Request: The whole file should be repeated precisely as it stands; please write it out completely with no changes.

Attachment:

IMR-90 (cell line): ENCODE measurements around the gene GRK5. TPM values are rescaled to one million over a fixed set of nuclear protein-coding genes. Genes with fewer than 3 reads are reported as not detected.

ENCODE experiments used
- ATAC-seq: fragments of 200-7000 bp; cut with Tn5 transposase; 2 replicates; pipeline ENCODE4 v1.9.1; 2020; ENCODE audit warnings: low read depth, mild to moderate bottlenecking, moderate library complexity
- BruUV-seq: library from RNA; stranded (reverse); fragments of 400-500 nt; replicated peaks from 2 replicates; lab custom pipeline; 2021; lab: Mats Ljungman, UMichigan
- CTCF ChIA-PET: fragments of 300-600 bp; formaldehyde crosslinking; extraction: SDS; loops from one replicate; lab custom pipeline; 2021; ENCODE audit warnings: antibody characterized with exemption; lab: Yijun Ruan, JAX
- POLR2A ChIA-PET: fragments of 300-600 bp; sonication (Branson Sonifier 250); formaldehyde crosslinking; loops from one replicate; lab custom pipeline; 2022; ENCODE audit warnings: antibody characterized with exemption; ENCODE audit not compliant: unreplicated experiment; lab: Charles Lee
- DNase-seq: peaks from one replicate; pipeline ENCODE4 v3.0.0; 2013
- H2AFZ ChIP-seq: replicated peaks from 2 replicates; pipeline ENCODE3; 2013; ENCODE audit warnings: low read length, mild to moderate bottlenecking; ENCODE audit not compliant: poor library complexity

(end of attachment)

IMR-90 (cell line): ENCODE measurements around the gene GRK5. TPM values are rescaled to one million over a fixed set of nuclear protein-coding genes. Genes with fewer than 3 reads are reported as not detected.

ENCODE experiments used
- ATAC-seq: fragments of 200-7000 bp; cut with Tn5 transposase; 2 replicates; pipeline ENCODE4 v1.9.1; 2020; ENCODE audit warnings: low read depth, mild to moderate bottlenecking, moderate library complexity
- BruUV-seq: library from RNA; stranded (reverse); fragments of 400-500 nt; replicated peaks from 2 replicates; lab custom pipeline; 2021; lab: Mats Ljungman, UMichigan
- CTCF ChIA-PET: fragments of 300-600 bp; formaldehyde crosslinking; extraction: SDS; loops from one replicate; lab custom pipeline; 2021; ENCODE audit warnings: antibody characterized with exemption; lab: Yijun Ruan, JAX
- POLR2A ChIA-PET: fragments of 300-600 bp; sonication (Branson Sonifier 250); formaldehyde crosslinking; loops from one replicate; lab custom pipeline; 2022; ENCODE audit warnings: antibody characterized with exemption; ENCODE audit not compliant: unreplicated experiment; lab: Charles Lee
- DNase-seq: peaks from one replicate; pipeline ENCODE4 v3.0.0; 2013
- H2AFZ ChIP-seq: replicated peaks from 2 replicates; pipeline ENCODE3; 2013; ENCODE audit warnings: low read length, mild to moderate bottlenecking; ENCODE audit not compliant: poor library complexity